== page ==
CrossFit is an exercise and nutrition program, and if you do not address nutrition, you are essentially rowing with one oar in the water. You cannot out-exercise a bad diet. To reap the full rewards of the CrossFit program, work out regularly and optimize your nutrition.” – CrossFit.com

I’ve had the privilege of helping hundreds of people with their fitness journey and there is a common trend I’ve seen for many as they begin to make progress and aim for higher levels. It looks like this:

  • Someone starts fitness program
  • They implement a few simple and fundamental nutrition strategies, like drinking more water, eating some vegetables and getting a little more protein
  • Rapid early results ensue
  • After several weeks to a few months, results slow down
  • Client either ramps up training or loses the motivation that came with the early progress

First off, I commend anyone who takes on the challenge of making a lifestyle change including working out or nutrition. Our mission at Hybrid Farm is to grow stronger people by helping them discover, achieve and live life to their potential through fitness and nutrition coaching. Without a doubt, getting started is the most important step. But why is it so common for people to fail to make a second step or feel like they have to double down in order to get there?

Coaches often refer to this as “beginner gains” which basically means, when you’re new, anything and everything is going to work. There is a fair amount of research to back this idea up. But at the same time I think there’s something else at play that many people don’t notice. See, when most people started, they ALSO made a few lifestyle and nutrition changes. Basic things like:

  • Eating more vegetables
  • Drinking more water
  • Getting in a little more protein

And those changes make a major impact on factors many people site as the very reason they started the gym:

  • Lose body fat
  • Feel better and have more energy
  • Gain lean muscle mass

But as they progressed their fitness, learning to move better, increasing their volume, loads and intensity in the gym, they failed to match this progress with equal improvements in their knowledge about important lifestyle practices like nutrition.

I would contend that if you want to truly optimize your health and fitness, you would be best served by putting at least as much time and energy, especially during your first several months, into improving your nutrition. That is definitely easier said than done but consider these four reasons why you should consider getting a nutrition coach:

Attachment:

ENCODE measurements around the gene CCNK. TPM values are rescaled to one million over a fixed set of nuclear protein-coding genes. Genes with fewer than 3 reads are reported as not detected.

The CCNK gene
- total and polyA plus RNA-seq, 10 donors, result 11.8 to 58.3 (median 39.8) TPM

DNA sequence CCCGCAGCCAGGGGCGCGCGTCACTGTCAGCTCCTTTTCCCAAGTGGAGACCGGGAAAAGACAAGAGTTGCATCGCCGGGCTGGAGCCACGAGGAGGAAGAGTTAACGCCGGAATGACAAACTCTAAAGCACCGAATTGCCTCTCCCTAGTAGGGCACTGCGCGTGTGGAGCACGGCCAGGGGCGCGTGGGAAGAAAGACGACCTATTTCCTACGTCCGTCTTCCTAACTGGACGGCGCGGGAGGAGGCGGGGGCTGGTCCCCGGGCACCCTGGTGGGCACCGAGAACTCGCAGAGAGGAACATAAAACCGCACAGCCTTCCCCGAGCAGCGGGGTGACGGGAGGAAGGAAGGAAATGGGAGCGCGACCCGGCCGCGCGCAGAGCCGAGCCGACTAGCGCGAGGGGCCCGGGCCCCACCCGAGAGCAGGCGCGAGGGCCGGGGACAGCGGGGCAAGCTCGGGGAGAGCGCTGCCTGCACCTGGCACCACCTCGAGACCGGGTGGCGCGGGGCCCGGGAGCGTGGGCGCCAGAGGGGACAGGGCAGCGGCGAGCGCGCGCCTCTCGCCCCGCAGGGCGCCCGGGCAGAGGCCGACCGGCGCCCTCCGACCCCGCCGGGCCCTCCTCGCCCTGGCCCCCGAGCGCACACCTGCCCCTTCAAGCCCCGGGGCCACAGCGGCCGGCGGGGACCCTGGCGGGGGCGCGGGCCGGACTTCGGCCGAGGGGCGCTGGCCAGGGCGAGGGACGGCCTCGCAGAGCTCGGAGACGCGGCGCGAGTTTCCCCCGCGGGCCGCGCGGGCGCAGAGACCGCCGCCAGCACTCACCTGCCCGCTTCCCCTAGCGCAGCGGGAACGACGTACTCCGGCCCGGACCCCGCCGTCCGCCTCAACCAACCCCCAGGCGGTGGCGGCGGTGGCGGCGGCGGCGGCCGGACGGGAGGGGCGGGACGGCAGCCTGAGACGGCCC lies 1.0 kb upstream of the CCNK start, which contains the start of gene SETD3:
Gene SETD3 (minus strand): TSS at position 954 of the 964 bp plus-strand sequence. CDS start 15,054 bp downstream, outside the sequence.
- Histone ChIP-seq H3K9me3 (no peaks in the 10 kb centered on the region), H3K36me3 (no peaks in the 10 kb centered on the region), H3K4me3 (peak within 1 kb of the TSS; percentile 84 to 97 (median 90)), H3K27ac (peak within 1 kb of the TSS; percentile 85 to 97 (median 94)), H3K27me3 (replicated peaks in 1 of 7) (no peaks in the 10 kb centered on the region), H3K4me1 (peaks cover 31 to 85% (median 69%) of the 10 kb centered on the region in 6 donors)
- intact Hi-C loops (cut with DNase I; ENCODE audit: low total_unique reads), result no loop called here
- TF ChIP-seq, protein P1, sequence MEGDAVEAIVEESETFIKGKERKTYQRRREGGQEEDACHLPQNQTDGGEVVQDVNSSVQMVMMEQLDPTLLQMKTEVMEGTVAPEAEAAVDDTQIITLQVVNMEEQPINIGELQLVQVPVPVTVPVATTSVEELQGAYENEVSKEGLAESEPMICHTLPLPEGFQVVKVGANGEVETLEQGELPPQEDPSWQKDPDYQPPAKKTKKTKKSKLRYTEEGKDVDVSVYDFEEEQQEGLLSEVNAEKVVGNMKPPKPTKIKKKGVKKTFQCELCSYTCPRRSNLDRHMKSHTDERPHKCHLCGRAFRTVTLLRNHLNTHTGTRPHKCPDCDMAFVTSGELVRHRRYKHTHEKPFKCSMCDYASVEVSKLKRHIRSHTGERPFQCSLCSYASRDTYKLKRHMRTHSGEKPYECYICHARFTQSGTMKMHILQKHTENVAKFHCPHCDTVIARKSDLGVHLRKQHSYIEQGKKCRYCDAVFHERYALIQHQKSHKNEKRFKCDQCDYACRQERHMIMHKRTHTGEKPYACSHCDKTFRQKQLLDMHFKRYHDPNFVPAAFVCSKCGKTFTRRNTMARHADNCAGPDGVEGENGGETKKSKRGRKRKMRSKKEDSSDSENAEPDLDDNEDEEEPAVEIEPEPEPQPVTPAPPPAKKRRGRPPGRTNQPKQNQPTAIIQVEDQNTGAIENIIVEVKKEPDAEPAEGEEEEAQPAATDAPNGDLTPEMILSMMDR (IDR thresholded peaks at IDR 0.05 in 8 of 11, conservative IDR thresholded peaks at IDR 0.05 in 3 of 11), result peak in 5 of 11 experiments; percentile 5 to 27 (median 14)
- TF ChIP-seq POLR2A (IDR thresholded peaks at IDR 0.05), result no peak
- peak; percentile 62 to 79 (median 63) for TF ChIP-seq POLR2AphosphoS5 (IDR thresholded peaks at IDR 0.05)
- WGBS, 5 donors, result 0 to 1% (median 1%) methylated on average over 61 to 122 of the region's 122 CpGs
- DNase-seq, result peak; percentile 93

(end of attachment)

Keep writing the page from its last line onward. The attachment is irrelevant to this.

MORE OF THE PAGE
1. You are surrounded with negative influences.

Turn on the TV, drive down the road, turn on social media, heck, go into work. Something or someone is nearly always trying to convince you to eat or drink something that might sabotage your results. And worse yet, they probably have a bunch of “reasons” why you should do it! A nutrition coaching program can provide a consistently POSITIVE source of information and motivation when it comes to making choices about what to eat and how to live a healthier lifestyle.


2. Nutrition can seem confusing. But it doesn’t have to be.

Fad diets abound.

In fact there is documentation of various protocols similar to today’s most popular fads over two-hundred years ago! Worse than the fad diets is probably the fact that they constantly rotate through to keep everyone guessing and feeling like there are no right answers.

At the same time, everyone thinks they are an expert. (I mean, they do eat 3-5 times a day, right?!) If you ask five different people the best way to eat, you’re likely to get five different answers. Be careful who you listen to. While one protocol may have worked for that 23 year old college athlete, it doesn’t mean it’ll work for the 47 year old female entrepreneur, the 35 year old former athlete who now just wants to keep up with his kids, or the person who’s never worked out and needs to lose serious weight to avoid health problems.

There’s no “perfect” diet. But there are PRINCIPLES that stand the test of time and great coaches have learned not only what they are, but how to make sure you are applying them in a way that works for YOU.


3. Accountability – We all need it.

Knowledge might be power. But if it isn’t connected to actions, it may as well be a solar panel in an eclipse.

Having a nutrition coach means someone is actually checking in on your progress in the form of regular follow-ups that might include weigh-ins, body composition analysis on the InBody 570 or reviewing food logs helping you stay aware of your choices.

A coach isn’t going to follow you around and slap the junk food out of your hand (or will they?) but knowing they are going to ask you about how things are going and what is or isn’t working can make a powerful impact on your choices and therefore, results.


4. You are evolving. And so should your nutrition.

Back to those beginner clients we were talking about! Why did those early simple habits work so well for them? Well, partly because they were good basic things that help everyone. But also because they were starting from a worse spot than that. So, just doing a few things BETTER made them get better. But as some people evolved to get stronger, move more efficiently, and be able to put out more energy during a workout, they outgrew these basics. They evolve their fitness, they fail to evolve their lifestyle and nutrition to the same degree. Consider that a nutrition coach is going to help you identify when it’s time to move from one level to the next with your nutrition. Nutrition strategies, like fitness programs need to evolve as YOU evolve to get your next level!


Take action. Are you ready to discover your true potential? Contact us to schedule a FREE consult with one of our coaches who can help get you get started.

Ryan Avery

Ryan Avery

CF-L3, Precision Nutrition L-2, OPEX CCP, USAP-CC